- Artificial intelligence (AI) implementation will move away from the pilot stage toward operationalization at 75% of companies by 2024, according to Gartner's Top 10 Data and Analytics Technology Trends for 2020 report released Monday. Gartner said the trends it identified can help data and analytics leaders navigate response and recovery related to the coronavirus and prepare for a post-pandemic reset.
- Growth projections mean the next four years will see a five-fold increase in streaming data and analytics infrastructures adoption, Gartner said.
- During the pandemic, machine learning (ML), optimization and natural language processing (NLP) proved their worth. Reinforcement and distributed learning are also coming into the fold as businesses adapt systems to the changing business landscape.
AI adoption has typically lagged in the supply chain. In March, the annual MHI Industry Report found 12% of supply chain professionals said their organizations are currently using AI in their operations and 60% expect to be doing so within the next five years (although exact usage numbers are tough to pin down). The previous year, 13% said they were using AI.
But COVID-19 drove the need for accurate, speedy insights into the inner workings of organizations as the business landscape shifted in real time. It was AI's time to shine, with organizations looking to capitalize on past investments in technology.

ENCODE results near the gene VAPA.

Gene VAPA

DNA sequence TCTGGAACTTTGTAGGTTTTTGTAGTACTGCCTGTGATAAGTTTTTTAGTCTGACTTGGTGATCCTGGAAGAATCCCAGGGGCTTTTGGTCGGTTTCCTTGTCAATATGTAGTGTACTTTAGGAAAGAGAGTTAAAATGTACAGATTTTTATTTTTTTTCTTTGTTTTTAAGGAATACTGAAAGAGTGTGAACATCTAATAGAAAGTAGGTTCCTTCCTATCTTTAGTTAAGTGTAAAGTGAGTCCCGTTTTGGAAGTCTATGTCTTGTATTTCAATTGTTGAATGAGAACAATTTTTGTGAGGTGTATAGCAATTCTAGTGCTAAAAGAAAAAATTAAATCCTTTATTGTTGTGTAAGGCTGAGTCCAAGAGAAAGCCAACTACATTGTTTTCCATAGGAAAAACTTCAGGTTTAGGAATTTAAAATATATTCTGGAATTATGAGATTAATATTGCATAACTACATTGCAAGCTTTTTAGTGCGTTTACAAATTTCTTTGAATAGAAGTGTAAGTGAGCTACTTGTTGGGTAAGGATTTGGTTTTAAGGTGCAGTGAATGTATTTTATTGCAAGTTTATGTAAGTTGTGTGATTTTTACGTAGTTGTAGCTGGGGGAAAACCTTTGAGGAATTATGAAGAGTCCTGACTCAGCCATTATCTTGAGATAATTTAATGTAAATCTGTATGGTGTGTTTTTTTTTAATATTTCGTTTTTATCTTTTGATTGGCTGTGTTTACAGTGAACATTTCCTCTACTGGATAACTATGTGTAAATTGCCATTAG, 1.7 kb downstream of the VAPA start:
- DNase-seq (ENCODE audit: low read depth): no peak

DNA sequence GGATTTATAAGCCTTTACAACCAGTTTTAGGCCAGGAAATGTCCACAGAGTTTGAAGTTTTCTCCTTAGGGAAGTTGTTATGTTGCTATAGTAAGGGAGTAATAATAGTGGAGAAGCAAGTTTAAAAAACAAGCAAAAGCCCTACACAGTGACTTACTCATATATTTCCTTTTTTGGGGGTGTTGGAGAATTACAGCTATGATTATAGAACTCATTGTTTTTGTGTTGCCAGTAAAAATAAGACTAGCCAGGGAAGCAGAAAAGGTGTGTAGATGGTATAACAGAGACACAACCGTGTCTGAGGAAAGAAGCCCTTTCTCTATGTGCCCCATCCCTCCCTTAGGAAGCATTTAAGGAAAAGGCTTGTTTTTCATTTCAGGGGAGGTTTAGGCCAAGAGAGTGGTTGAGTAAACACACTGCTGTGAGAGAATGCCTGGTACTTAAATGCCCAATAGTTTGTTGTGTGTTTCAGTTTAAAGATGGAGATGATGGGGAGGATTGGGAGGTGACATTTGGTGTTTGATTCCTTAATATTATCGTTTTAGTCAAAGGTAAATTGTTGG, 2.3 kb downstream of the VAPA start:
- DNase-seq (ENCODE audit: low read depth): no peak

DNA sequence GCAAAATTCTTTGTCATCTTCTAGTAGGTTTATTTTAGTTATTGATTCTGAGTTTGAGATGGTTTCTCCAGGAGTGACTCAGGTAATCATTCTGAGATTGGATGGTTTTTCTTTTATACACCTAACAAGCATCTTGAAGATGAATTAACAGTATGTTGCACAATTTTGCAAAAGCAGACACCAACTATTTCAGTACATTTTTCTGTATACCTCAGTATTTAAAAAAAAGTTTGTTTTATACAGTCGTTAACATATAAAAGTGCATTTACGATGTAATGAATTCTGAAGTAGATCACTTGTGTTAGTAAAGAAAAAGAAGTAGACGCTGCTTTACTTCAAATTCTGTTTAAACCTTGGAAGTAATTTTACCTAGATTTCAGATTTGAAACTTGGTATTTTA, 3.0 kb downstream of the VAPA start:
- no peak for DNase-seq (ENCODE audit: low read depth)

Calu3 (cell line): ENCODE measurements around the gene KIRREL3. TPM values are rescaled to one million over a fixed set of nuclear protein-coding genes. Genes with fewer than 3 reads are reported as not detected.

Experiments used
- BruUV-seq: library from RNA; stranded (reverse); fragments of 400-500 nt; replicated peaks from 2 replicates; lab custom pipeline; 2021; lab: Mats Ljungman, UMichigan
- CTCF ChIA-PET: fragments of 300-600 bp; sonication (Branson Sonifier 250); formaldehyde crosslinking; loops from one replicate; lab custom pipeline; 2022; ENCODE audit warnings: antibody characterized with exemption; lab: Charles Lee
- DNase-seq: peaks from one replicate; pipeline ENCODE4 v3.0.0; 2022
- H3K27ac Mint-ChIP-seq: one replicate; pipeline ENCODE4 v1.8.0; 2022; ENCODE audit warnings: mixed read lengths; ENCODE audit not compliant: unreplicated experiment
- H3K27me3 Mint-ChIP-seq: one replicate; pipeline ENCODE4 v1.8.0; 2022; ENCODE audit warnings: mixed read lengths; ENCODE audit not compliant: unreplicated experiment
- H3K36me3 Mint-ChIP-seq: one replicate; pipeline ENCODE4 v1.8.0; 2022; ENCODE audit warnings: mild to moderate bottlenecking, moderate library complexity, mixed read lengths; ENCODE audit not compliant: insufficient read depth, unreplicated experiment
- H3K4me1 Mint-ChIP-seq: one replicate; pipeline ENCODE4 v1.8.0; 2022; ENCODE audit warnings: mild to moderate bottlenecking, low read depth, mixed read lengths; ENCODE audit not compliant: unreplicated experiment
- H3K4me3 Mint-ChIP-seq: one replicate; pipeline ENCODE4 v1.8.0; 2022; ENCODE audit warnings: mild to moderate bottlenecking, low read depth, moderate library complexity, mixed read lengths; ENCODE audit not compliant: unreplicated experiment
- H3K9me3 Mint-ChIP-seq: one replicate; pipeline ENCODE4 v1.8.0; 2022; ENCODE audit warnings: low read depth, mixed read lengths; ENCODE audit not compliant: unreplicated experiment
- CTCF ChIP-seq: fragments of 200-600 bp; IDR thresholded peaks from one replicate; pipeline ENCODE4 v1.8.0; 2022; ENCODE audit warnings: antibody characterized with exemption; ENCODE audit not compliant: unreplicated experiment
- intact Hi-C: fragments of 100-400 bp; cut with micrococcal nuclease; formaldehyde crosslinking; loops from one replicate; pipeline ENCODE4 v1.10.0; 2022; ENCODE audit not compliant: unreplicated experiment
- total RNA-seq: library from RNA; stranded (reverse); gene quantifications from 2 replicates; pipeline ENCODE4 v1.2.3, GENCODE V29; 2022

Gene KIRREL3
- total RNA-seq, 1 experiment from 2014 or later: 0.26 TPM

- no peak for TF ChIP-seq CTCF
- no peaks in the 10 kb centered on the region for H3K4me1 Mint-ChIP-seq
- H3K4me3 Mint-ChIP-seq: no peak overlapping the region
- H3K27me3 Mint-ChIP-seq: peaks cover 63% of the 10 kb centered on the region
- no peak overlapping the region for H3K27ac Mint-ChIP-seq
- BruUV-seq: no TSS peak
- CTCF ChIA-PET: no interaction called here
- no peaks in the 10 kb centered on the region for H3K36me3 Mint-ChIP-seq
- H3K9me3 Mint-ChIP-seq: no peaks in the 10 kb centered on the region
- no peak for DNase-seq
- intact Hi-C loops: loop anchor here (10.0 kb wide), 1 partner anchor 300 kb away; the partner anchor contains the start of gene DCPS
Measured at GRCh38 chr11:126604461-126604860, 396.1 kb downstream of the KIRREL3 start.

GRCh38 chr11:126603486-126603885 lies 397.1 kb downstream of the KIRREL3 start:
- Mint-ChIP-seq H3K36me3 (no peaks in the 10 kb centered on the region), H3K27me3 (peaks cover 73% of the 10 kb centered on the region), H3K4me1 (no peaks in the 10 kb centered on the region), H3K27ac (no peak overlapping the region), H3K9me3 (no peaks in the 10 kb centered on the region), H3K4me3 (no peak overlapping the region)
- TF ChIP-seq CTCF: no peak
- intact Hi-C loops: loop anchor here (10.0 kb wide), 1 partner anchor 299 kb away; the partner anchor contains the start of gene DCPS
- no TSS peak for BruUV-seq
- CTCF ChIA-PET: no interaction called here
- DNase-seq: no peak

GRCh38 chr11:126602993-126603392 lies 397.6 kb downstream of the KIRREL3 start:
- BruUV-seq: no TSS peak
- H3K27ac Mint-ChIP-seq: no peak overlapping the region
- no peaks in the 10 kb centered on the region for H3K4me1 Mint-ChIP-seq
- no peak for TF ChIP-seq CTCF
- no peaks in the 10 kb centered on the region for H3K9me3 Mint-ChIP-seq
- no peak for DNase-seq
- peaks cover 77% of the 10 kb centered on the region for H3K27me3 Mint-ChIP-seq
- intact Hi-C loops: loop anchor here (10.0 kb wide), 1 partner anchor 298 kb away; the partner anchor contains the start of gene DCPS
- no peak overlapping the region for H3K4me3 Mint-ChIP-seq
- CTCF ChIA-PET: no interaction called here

If organizations place unusual orders in medical supply chains, data and technology may be able to help identify shortages or other reasons for the change. Group-purchasing organization (GPO) Premier is making significant investments in AI capabilities, to create one point of understanding of how orders occur across its system.
In the rapid shift to remote work, companies leveraged chatbots to safely onboard workers remotely and get them up to speed. The bots, equipped with NLP capabilities, provided snippets of relevant code to developers hopping on new projects.
Automated help desk tools gave IT teams respite as they grappled with the complexities of a distributed workforce. Once companies get accustomed to infusing their processes with automation in response to the pandemic, it will be harder to return to manual processes, said Mihir Shukla, CEO and co-founder at Automation Anywhere, speaking in a virtual roundtable this month.
The pandemic made CIOs hit the throttle on technologies that can deliver value quickly. Digital transformation efforts once viewed as long-term projects became urgent, and were delivered in a matter of weeks at 71% of organizations, according to a survey form software company AppDynamics.
Even though Gartner's tech spend forecast projects an 8% contraction globally, business leader appetite will increase when it comes to the technologies that power to digital business ecosystems, automation- and location-agnostic work.
AI also tops a ranking of emerging technologies that are set to deliver "near-term business impact" for organizations, according to an analysis from CompTIA's Emerging Technology Community group.